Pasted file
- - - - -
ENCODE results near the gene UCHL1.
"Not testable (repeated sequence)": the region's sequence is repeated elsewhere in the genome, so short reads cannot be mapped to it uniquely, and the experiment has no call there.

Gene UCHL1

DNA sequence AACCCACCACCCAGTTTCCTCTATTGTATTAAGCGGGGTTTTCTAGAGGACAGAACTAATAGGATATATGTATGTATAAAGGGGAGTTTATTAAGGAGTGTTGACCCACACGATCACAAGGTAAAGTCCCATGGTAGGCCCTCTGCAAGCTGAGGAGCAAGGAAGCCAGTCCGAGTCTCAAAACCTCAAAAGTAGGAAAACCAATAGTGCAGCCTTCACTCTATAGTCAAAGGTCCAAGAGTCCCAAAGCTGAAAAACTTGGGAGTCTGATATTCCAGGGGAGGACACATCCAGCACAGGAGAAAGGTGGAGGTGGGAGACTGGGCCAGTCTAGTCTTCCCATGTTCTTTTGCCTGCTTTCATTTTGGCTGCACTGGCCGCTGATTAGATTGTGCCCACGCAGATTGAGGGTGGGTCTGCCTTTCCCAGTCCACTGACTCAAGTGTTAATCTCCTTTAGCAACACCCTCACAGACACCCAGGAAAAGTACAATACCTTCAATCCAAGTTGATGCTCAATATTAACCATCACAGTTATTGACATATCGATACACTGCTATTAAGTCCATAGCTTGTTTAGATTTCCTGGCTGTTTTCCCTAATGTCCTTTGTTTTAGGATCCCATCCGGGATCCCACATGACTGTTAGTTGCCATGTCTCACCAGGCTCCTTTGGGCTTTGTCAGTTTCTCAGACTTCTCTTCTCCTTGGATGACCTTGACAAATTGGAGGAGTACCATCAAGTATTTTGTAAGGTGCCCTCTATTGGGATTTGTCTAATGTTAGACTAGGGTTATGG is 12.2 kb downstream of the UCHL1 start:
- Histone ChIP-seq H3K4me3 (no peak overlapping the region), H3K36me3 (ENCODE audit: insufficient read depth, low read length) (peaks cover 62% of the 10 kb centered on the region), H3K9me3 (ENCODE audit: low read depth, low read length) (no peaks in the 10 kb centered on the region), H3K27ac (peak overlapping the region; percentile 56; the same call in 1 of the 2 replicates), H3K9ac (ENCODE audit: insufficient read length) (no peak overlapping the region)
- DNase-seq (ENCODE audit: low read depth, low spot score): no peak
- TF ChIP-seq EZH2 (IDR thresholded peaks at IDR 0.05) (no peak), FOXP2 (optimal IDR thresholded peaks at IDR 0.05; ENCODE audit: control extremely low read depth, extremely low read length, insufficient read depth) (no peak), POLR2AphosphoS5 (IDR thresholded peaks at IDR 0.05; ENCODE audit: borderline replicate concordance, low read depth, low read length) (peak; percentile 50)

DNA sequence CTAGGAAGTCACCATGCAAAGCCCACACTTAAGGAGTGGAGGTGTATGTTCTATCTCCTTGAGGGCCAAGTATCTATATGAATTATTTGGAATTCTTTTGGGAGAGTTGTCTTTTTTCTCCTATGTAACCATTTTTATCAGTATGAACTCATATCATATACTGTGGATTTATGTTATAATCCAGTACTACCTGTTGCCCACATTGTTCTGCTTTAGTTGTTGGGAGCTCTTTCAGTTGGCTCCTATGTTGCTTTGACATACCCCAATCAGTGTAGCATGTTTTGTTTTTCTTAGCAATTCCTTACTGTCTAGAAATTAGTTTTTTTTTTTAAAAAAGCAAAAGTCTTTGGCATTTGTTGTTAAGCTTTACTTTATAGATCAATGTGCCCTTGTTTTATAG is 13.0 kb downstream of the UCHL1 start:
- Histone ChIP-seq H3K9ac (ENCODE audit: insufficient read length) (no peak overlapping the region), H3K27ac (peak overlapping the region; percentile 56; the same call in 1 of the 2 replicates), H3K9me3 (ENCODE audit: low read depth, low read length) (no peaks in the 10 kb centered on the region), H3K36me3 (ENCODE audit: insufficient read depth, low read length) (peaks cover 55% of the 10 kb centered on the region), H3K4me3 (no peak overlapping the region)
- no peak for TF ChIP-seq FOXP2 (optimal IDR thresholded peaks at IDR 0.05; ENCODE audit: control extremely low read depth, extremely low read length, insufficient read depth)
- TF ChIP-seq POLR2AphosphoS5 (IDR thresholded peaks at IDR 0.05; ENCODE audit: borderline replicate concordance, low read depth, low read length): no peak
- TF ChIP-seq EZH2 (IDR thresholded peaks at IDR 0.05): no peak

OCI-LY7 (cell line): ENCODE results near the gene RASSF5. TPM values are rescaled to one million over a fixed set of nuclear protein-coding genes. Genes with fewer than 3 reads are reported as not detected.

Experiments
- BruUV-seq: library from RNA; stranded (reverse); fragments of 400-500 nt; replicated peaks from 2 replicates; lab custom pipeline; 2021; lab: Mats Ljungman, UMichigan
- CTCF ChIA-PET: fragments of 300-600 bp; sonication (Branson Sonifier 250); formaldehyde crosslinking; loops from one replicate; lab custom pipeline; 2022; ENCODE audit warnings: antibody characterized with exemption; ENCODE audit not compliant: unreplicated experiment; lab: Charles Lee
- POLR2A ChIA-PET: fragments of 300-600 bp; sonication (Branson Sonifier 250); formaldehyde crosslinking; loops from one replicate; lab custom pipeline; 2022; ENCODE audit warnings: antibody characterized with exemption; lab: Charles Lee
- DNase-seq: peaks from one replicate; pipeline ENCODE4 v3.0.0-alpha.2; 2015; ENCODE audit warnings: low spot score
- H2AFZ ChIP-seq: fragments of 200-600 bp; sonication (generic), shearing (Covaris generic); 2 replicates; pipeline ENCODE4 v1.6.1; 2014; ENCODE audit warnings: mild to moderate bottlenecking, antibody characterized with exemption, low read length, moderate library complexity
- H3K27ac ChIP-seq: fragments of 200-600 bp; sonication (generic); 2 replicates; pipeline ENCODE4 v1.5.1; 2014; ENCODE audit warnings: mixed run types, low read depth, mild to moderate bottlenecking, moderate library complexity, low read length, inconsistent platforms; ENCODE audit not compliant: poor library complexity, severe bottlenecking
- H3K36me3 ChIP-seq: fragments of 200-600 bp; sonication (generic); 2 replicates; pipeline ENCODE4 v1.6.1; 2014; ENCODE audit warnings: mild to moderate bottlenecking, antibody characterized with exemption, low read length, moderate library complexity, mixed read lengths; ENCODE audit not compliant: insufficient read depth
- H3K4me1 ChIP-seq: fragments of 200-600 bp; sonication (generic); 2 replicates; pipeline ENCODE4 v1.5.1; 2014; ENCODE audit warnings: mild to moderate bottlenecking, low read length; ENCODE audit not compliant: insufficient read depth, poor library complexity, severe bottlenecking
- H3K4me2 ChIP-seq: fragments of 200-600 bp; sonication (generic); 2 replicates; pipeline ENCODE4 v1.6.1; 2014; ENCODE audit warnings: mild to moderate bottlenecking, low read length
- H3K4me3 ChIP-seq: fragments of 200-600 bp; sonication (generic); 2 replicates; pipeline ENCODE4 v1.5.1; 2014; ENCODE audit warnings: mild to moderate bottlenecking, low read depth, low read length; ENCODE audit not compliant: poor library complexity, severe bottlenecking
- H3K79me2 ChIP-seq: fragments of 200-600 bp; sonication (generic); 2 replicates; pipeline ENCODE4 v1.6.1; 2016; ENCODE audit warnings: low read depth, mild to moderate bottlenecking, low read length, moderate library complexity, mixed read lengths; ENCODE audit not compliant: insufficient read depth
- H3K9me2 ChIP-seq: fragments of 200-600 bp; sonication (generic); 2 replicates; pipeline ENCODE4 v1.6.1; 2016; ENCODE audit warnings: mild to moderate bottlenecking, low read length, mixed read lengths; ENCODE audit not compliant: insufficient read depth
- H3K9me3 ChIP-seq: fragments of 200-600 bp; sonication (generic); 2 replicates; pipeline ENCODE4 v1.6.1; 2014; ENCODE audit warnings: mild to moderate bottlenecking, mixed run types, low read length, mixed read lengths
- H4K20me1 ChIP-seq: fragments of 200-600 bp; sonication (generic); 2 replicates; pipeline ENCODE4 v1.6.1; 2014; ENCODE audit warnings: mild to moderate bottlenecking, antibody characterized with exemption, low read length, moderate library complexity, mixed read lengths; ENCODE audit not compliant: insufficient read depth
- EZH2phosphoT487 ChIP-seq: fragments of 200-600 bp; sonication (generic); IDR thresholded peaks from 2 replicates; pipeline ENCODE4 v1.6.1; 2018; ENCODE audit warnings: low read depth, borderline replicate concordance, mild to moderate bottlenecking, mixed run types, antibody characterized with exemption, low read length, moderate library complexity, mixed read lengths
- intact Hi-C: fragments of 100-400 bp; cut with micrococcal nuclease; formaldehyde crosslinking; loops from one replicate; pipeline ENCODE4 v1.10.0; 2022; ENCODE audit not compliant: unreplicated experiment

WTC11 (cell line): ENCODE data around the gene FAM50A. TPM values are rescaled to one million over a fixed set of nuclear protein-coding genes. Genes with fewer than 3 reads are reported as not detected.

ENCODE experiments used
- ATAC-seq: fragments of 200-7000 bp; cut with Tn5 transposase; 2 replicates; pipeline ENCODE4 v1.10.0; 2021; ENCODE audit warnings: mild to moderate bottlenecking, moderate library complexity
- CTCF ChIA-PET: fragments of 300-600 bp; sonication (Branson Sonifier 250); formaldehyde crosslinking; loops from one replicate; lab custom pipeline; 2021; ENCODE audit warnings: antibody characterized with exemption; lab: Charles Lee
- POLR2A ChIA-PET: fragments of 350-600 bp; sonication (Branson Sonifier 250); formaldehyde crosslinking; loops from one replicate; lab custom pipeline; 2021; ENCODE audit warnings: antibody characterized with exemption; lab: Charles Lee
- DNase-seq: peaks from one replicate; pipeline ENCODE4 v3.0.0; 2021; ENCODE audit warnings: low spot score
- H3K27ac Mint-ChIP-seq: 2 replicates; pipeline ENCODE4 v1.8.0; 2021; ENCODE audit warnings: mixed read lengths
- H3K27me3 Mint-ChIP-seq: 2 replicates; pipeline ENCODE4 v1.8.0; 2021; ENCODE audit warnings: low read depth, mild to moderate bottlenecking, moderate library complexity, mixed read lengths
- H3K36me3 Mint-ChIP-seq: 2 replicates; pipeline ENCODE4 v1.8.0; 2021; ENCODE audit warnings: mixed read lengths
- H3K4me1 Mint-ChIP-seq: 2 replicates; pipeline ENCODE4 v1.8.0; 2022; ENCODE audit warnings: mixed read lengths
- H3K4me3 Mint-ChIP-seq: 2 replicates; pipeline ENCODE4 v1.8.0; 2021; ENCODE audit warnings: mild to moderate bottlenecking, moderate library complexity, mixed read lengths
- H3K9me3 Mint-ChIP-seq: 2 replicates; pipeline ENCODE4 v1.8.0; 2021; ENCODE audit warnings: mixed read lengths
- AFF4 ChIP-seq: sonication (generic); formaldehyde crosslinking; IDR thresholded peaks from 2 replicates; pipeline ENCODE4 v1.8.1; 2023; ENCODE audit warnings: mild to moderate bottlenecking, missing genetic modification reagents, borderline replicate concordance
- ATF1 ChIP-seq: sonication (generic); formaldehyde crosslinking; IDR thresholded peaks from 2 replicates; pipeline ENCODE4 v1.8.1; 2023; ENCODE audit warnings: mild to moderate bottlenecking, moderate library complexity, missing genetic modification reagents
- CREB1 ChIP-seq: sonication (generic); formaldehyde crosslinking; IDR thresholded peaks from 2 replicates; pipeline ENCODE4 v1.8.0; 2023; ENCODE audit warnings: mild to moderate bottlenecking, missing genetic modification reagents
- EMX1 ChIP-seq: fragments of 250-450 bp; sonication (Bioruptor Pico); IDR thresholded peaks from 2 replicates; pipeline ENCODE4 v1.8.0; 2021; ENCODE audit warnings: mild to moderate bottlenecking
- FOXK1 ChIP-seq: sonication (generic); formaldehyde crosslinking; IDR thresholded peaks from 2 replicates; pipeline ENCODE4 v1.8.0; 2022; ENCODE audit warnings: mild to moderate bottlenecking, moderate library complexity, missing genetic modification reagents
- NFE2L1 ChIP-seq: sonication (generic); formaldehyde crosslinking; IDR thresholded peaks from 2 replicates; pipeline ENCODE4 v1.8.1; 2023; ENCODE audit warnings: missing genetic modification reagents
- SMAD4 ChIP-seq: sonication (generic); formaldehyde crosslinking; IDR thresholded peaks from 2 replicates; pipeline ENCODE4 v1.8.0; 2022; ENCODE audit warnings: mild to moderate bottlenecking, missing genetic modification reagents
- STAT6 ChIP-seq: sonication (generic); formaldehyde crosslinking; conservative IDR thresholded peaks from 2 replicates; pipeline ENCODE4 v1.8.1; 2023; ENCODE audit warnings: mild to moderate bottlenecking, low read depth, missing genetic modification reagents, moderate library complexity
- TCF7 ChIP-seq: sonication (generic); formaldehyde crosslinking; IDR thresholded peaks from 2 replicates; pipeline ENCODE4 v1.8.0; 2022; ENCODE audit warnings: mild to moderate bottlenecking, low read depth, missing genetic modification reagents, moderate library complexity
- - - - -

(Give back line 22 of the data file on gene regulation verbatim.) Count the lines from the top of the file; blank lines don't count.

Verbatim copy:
- H3K4me1 ChIP-seq: fragments of 200-600 bp; sonication (generic); 2 replicates; pipeline ENCODE4 v1.5.1; 2014; ENCODE audit warnings: mild to moderate bottlenecking, low read length; ENCODE audit not compliant: insufficient read depth, poor library complexity, severe bottlenecking